For a moment, this past Saturday, Feb 16th, 2019, it looked like it was going to be a miserable day. Volunteers had begun arriving to set up tables at 1130, and shortly after we’d gotten settled it began to pour with rain. We’d already had a good set of people stopping by, many people eager to have a look at the Center.
But the skies cleared, and people started arriving en mass. The Community for Lake Merritt board was out, helping dissect owl pellets, a game for looking at bird feet, looking at insects, and pollinators. Lake Merritt Observatory had an excellent “From the Bottom Up” table with things taken out of the lake, water testing, and someone helping interpret the new Mutual Air Bell (and air quality art project). Golden Gate Audubon was down by the water showing people the birds.
Inside, OPYRD Director Nicholas Williams started off the proceedings by unveiling a plaque in appreciation of the Core Team who have worked for the last year setting plans and policy into place. The group, which is disbanded as of the opening, has included Karis Griffin of OPRYD, Alan Briskin consultant, C.J. Hirschfield of Fairyland, James Robinson of the Lake Merritt Institute and community activist Jennie Girard. He went on to thank other groups who have contributed including Community for Lake Merritt which brought in the substantial donation which paid for the refurbishment, and the partner organizations.
Mayor Libby Schaaf then took the stage to thank everyone and honor Stephanie Benavides for her contributions to the RNC over the last 40 years. She shared her own childhood experiences at the RNC being mentored by Stephanie and shared the Patricia Polacco picture book, I Can Hear the Sun, written about Stephanie. Stephanie was also awarded a plaque to hang in the RNC and while local children held both ends she, together with the new lead naturalist, Angelina Manno, cut the ribbon officially reopening the RNC.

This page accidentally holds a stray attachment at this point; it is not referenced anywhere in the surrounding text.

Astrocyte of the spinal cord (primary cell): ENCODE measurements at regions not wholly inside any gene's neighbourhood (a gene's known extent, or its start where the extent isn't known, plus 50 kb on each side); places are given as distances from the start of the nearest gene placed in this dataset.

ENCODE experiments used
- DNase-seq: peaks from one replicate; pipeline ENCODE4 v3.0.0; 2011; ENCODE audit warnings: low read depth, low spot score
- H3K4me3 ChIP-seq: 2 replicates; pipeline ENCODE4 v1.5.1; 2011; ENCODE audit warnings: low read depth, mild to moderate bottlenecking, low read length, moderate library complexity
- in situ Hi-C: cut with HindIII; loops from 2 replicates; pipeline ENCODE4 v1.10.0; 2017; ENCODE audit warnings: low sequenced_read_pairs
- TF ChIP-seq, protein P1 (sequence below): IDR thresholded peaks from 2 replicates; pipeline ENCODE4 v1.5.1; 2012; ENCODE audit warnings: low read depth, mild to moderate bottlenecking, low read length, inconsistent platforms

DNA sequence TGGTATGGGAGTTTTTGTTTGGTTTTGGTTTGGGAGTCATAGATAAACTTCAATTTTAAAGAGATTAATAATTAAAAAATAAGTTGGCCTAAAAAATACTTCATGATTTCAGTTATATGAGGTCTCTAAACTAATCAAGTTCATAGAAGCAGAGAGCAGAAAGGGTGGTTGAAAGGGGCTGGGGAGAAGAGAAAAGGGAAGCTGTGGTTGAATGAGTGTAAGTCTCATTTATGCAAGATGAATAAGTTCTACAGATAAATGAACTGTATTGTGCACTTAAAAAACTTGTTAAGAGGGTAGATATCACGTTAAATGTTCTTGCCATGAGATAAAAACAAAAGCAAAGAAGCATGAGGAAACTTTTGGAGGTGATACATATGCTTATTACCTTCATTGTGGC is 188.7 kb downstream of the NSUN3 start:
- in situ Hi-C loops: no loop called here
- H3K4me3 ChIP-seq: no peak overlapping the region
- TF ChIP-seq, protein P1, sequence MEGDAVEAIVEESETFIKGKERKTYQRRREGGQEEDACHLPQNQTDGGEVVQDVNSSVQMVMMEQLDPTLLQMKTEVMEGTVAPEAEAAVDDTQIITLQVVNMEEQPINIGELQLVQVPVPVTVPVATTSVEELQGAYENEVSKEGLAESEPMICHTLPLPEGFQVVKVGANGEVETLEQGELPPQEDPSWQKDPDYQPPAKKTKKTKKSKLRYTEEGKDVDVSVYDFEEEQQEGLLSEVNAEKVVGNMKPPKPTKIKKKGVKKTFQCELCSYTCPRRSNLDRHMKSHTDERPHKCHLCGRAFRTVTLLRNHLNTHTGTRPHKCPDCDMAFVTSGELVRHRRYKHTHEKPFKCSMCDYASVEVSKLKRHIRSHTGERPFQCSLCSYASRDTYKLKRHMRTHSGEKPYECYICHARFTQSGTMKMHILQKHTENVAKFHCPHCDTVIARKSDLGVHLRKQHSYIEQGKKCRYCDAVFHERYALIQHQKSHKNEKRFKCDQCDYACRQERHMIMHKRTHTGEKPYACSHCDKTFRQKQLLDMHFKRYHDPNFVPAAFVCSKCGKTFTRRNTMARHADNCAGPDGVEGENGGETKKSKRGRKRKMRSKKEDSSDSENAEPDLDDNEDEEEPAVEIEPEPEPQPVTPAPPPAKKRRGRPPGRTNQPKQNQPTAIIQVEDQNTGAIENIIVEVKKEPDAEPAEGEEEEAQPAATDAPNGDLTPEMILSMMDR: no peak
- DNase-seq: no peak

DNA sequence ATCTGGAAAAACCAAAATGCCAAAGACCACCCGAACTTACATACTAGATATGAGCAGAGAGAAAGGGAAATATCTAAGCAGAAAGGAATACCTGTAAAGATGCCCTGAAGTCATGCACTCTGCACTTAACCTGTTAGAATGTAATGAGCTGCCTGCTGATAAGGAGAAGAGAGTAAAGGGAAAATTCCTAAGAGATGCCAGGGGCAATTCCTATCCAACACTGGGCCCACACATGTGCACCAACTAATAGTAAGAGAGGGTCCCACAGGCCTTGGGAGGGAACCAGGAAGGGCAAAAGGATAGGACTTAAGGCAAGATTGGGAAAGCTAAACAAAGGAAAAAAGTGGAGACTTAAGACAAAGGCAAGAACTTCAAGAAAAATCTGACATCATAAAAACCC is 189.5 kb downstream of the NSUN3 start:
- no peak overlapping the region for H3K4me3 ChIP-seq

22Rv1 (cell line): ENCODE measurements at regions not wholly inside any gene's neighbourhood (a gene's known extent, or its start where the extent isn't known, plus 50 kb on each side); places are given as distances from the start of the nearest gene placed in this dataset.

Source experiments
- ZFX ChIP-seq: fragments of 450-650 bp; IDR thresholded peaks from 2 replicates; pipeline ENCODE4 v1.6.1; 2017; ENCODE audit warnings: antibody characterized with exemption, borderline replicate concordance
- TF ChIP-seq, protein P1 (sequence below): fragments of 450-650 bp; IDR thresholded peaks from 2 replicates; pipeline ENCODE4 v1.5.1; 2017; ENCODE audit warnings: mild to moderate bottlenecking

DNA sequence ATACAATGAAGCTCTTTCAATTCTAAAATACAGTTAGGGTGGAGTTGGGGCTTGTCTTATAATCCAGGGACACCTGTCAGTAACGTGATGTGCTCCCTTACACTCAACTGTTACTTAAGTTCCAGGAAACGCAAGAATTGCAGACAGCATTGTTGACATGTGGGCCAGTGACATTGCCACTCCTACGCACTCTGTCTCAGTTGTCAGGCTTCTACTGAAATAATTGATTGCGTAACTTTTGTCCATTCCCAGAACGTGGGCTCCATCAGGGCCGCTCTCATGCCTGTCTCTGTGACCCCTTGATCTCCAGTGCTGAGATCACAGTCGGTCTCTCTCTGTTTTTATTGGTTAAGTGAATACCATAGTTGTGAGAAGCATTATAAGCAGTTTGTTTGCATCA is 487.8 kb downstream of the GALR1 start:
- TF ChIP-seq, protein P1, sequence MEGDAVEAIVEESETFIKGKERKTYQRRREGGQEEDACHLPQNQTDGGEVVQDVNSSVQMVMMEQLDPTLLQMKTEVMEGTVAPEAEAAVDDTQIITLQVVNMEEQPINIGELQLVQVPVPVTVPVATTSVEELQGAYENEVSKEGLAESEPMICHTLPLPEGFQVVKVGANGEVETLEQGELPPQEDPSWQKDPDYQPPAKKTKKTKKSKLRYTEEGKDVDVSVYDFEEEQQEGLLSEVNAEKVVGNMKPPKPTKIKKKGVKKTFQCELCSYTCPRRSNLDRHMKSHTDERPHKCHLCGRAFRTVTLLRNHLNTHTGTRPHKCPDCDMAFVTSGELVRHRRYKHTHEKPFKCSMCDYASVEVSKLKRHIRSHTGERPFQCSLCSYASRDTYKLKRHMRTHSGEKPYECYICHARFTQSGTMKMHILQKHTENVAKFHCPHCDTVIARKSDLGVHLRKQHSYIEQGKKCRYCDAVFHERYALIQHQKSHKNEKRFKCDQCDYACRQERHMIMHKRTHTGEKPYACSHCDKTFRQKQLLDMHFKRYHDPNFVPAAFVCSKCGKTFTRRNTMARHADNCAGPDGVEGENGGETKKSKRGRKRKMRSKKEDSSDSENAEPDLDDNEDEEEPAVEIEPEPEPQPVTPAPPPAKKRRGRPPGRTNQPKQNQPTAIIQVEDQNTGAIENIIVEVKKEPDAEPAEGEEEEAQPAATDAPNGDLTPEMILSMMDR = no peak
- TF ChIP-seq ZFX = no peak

- Photos are courtesy of John Kirkmire. More of his excellent photos are at LakeMerritt.org
The Rotary Nature Center has been opened to its full hours since March 12, 2019 with our new Naturalist Program Director Joe Moore (since June 2019).
Hours are Tue, Thu, Fri, and Sat 10-4. Closed Mon, Wed, and Sun
Katie Noonan will be leading an Adopt-A-Spot cleanup Saturday January 5th, 2019 from 9 a.m. – 1 p.m.
Volunteers needed. Please join, help cleanup before the Feb 16th Grand Opening.
Check out the new paint job on the building and you might get a chance to peek inside (if the windows in the garden are not papered over at least.)
Exciting news from Golden Gate Audubon, they will be offering three courses at the Rotary Nature Center starting in January on into the Spring. Courses include: